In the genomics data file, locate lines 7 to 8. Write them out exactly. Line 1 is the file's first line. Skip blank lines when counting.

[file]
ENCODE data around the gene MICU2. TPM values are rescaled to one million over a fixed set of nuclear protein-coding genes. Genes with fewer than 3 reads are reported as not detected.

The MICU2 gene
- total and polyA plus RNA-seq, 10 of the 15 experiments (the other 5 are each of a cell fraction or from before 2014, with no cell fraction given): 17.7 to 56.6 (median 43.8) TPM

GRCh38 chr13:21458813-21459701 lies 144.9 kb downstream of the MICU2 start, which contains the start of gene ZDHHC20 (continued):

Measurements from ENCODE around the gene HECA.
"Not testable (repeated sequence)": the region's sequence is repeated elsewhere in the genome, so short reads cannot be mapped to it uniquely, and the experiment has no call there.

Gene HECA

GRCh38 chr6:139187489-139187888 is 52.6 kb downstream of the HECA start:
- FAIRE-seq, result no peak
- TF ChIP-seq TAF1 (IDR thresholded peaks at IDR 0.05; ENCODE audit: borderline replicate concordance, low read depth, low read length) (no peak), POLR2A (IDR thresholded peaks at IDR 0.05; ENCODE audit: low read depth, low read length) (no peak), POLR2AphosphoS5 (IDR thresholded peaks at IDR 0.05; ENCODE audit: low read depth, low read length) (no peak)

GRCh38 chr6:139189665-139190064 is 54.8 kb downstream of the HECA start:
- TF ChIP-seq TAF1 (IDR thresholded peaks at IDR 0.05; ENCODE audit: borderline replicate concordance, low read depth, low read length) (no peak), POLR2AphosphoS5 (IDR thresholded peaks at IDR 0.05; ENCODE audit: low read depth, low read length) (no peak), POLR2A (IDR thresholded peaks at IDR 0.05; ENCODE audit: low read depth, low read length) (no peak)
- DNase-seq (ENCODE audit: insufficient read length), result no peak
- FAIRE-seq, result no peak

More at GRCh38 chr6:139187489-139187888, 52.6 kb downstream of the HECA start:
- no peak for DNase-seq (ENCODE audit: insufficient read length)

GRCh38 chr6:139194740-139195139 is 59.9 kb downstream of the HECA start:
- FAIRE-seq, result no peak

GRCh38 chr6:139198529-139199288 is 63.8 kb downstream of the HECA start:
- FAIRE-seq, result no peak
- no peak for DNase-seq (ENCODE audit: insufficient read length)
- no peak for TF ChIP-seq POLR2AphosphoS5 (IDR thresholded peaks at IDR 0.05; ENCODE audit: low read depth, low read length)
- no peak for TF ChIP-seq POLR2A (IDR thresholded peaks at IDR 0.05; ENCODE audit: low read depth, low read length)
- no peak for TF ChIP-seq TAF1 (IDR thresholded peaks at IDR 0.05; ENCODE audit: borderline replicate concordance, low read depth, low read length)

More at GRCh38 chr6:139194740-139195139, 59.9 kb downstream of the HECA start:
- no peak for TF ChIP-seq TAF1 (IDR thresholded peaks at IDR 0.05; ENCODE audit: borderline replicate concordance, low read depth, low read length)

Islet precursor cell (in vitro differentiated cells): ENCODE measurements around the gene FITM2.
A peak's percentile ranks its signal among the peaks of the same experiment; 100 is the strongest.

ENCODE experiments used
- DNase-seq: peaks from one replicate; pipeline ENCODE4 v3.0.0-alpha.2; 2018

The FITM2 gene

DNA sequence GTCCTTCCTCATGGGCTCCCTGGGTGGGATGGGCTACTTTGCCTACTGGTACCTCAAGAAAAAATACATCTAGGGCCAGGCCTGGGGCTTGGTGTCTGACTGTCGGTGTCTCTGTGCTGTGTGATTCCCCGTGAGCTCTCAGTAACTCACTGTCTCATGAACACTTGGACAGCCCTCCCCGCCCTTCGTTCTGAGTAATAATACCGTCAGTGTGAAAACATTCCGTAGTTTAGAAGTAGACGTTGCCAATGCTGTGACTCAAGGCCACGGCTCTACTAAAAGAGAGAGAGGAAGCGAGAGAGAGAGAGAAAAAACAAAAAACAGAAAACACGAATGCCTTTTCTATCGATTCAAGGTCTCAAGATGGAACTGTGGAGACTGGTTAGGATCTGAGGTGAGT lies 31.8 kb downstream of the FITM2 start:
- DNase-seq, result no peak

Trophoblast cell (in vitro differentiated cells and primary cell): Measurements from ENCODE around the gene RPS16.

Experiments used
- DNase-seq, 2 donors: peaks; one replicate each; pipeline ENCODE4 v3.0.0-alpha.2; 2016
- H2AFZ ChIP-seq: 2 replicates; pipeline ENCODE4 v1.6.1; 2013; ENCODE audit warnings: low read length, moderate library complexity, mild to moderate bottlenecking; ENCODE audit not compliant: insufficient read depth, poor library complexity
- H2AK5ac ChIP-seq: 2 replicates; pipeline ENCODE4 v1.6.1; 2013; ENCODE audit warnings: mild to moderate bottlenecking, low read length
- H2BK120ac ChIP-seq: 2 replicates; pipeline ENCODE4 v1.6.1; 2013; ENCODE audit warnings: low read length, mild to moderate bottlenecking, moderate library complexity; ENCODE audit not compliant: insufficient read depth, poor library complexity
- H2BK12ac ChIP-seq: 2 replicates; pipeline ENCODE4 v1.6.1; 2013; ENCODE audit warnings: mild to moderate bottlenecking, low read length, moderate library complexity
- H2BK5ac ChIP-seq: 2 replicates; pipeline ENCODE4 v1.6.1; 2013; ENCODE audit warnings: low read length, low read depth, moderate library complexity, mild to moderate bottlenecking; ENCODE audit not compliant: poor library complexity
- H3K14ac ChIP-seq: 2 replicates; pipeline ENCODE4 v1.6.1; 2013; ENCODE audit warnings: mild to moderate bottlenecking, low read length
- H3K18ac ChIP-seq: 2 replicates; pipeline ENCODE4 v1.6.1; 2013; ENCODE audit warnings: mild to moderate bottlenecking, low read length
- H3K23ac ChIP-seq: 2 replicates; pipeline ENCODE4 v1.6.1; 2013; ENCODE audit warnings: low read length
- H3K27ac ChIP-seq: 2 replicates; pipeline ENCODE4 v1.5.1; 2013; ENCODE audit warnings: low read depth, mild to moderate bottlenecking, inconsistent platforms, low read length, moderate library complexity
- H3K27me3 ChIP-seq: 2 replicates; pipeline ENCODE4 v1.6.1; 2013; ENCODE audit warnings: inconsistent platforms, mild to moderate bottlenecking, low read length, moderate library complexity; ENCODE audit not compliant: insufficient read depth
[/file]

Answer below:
Gene HECA

GRCh38 chr6:139187489-139187888 is 52.6 kb downstream of the HECA start: